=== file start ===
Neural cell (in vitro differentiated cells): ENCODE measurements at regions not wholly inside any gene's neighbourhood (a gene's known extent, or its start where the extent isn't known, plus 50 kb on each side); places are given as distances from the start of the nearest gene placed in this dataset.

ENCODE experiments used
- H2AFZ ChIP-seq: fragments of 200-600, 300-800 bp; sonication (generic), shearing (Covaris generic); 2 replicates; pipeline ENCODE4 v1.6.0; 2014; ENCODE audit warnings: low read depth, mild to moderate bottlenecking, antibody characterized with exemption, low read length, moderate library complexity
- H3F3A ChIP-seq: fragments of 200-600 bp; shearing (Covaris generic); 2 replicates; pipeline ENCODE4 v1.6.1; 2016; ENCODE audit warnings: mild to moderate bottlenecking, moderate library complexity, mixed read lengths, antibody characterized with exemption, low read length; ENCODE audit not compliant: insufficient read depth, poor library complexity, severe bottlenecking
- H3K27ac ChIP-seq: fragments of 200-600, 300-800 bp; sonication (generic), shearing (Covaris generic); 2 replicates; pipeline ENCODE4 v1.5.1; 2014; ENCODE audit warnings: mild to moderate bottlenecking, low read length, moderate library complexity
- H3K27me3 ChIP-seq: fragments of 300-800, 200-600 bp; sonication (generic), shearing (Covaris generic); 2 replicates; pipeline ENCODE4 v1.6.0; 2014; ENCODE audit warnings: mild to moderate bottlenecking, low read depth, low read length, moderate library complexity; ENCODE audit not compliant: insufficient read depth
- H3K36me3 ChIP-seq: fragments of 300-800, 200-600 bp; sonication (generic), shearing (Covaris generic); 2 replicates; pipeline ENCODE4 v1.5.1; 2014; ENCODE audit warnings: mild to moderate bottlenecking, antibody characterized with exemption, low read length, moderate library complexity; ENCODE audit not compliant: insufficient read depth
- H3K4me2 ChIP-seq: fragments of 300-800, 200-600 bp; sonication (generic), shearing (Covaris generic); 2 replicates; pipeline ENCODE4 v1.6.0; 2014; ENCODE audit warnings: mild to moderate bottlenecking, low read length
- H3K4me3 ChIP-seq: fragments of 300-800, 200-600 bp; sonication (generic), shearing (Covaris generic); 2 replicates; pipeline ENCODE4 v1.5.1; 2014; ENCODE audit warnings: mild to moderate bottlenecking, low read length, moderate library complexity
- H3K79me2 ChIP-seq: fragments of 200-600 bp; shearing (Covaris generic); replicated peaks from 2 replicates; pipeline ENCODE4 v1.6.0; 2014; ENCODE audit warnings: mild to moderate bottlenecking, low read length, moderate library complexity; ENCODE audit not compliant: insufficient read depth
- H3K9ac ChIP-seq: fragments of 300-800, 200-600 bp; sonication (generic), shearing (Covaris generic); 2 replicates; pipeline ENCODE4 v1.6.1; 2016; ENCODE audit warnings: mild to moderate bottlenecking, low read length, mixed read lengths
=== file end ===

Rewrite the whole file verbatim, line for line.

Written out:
Neural cell (in vitro differentiated cells): ENCODE measurements at regions not wholly inside any gene's neighbourhood (a gene's known extent, or its start where the extent isn't known, plus 50 kb on each side); places are given as distances from the start of the nearest gene placed in this dataset.

ENCODE experiments used
- H2AFZ ChIP-seq: fragments of 200-600, 300-800 bp; sonication (generic), shearing (Covaris generic); 2 replicates; pipeline ENCODE4 v1.6.0; 2014; ENCODE audit warnings: low read depth, mild to moderate bottlenecking, antibody characterized with exemption, low read length, moderate library complexity
- H3F3A ChIP-seq: fragments of 200-600 bp; shearing (Covaris generic); 2 replicates; pipeline ENCODE4 v1.6.1; 2016; ENCODE audit warnings: mild to moderate bottlenecking, moderate library complexity, mixed read lengths, antibody characterized with exemption, low read length; ENCODE audit not compliant: insufficient read depth, poor library complexity, severe bottlenecking
- H3K27ac ChIP-seq: fragments of 200-600, 300-800 bp; sonication (generic), shearing (Covaris generic); 2 replicates; pipeline ENCODE4 v1.5.1; 2014; ENCODE audit warnings: mild to moderate bottlenecking, low read length, moderate library complexity
- H3K27me3 ChIP-seq: fragments of 300-800, 200-600 bp; sonication (generic), shearing (Covaris generic); 2 replicates; pipeline ENCODE4 v1.6.0; 2014; ENCODE audit warnings: mild to moderate bottlenecking, low read depth, low read length, moderate library complexity; ENCODE audit not compliant: insufficient read depth
- H3K36me3 ChIP-seq: fragments of 300-800, 200-600 bp; sonication (generic), shearing (Covaris generic); 2 replicates; pipeline ENCODE4 v1.5.1; 2014; ENCODE audit warnings: mild to moderate bottlenecking, antibody characterized with exemption, low read length, moderate library complexity; ENCODE audit not compliant: insufficient read depth
- H3K4me2 ChIP-seq: fragments of 300-800, 200-600 bp; sonication (generic), shearing (Covaris generic); 2 replicates; pipeline ENCODE4 v1.6.0; 2014; ENCODE audit warnings: mild to moderate bottlenecking, low read length
- H3K4me3 ChIP-seq: fragments of 300-800, 200-600 bp; sonication (generic), shearing (Covaris generic); 2 replicates; pipeline ENCODE4 v1.5.1; 2014; ENCODE audit warnings: mild to moderate bottlenecking, low read length, moderate library complexity
- H3K79me2 ChIP-seq: fragments of 200-600 bp; shearing (Covaris generic); replicated peaks from 2 replicates; pipeline ENCODE4 v1.6.0; 2014; ENCODE audit warnings: mild to moderate bottlenecking, low read length, moderate library complexity; ENCODE audit not compliant: insufficient read depth
- H3K9ac ChIP-seq: fragments of 300-800, 200-600 bp; sonication (generic), shearing (Covaris generic); 2 replicates; pipeline ENCODE4 v1.6.1; 2016; ENCODE audit warnings: mild to moderate bottlenecking, low read length, mixed read lengths